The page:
This piece asks “how do you teach architectural theory?” We ask what are the ways that each person teaches architectural theory in their specific classroom and in their specific school? How do they approach this as a pedagogical challenge? Do they approach architectural theory as something to survey or to explicate (chronologically, thematically, or philosophically), or as something to do, to demonstrate, or to perform in the classroom? And what are the methods that each person uses in the classroom to teach architectural theory?

  • “Theory […] always comes out of a historical moment and it’s produced in response to historical transformation […] and sometimes leads historical transformation…”

  • “I think […] there is a bit more tendency, for me, to do […] a history of theory so you become familiar with the discourse, that you become familiar with the names and the vocabulary…”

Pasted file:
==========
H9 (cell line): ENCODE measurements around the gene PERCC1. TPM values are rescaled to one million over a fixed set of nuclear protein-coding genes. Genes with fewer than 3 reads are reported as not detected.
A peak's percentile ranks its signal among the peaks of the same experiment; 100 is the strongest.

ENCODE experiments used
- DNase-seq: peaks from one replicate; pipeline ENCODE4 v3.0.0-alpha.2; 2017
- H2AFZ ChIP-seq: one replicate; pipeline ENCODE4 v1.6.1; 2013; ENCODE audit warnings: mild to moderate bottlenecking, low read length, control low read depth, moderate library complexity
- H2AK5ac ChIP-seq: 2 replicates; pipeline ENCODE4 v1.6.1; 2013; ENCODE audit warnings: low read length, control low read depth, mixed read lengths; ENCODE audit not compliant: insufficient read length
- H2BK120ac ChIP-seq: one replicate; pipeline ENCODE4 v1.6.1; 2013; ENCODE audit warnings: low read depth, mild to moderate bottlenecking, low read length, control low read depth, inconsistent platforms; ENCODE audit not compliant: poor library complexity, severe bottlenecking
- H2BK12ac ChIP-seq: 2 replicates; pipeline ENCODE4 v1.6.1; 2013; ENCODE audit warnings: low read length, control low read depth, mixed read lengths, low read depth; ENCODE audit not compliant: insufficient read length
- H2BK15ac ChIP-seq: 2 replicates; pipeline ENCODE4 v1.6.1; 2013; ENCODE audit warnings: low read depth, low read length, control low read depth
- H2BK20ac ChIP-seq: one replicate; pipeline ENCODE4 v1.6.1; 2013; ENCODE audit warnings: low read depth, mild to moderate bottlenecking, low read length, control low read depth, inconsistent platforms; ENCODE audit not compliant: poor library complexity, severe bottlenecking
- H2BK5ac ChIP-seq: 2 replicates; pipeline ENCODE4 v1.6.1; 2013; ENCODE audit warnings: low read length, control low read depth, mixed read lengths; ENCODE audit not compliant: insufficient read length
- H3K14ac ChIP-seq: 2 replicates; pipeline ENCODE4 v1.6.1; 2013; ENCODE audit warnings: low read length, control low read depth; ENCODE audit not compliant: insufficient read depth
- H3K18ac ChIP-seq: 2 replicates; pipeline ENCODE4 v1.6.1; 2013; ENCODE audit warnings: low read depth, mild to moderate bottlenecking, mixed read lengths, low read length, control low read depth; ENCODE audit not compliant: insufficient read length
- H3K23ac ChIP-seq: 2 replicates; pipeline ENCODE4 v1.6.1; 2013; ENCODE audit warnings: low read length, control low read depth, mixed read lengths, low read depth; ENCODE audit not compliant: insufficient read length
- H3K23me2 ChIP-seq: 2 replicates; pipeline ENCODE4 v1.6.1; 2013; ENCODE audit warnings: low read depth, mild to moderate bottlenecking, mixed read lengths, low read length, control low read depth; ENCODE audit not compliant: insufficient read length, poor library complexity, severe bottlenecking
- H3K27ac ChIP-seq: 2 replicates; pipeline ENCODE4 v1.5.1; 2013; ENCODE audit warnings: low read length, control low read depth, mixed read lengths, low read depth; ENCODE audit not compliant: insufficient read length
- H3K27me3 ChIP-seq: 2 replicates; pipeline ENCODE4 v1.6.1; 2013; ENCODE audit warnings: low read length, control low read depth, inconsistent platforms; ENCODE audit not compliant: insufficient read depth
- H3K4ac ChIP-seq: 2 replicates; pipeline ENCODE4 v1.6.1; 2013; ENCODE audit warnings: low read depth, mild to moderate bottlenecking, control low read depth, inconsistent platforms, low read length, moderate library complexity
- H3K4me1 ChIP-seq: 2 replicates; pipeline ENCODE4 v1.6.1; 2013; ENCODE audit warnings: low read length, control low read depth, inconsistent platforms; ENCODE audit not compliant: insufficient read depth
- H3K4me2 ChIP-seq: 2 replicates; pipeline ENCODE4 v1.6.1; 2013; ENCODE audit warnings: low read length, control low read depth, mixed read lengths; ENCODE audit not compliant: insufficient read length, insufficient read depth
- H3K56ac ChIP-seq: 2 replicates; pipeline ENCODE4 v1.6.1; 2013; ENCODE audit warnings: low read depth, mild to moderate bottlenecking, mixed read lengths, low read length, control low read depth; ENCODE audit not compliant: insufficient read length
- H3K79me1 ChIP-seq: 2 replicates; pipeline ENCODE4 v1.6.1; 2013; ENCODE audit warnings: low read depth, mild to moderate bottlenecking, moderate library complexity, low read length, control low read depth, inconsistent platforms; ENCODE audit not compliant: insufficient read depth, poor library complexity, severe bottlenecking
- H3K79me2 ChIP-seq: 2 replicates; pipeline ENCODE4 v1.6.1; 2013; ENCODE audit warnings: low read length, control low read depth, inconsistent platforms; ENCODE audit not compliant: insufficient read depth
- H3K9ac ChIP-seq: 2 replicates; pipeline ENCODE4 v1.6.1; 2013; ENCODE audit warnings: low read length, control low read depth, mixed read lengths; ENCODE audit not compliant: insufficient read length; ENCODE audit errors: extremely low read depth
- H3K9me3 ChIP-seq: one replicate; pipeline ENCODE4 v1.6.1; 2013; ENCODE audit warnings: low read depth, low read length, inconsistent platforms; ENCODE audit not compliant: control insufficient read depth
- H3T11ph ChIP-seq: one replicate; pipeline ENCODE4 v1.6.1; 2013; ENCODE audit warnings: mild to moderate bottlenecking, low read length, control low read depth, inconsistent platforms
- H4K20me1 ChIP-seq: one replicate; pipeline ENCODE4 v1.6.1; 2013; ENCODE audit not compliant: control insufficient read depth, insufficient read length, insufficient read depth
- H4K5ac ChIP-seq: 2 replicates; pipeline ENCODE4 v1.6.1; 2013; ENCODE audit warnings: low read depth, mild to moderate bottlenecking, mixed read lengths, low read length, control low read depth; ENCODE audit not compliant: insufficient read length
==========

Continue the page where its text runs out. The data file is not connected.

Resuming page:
• “But the danger of performance, is that it becomes just that …”

  • “…writing is a way of thinking, trying to convince and show students that writing can be like the design process, that it’s a way of repetively working out and trying to find something new …”

  • “…I do think it [architectural theory]  should be aware of what is happening in Studio.”

  • “We are now in this pluralistic discourse, it’s no longer sufficient for us to simply consider the white male fixed gaze, and therefore, we are in a very exciting moment of radically rethinking what architectural theory could be.”

  • “I teach a kind of philosophical interrogation of  technical conditions, and those technical conditions can be of various time periods, but they at least, at minimum, tend to involve some kind of philological engagement with contemporary technical systems.”



Arianna Corradi

Issue Editor

Joseph Bedford

Senior Editor

Joseph Bedford


Trudy Watt


Joseph Bedford,


Joseph Godlewski, Jake Matatyaou, John May, Ginger Nolan, Bryan E. Norwood, Ivonne Santoyo-Orozco, Meredith TenHoor, and Marrikka Trotter.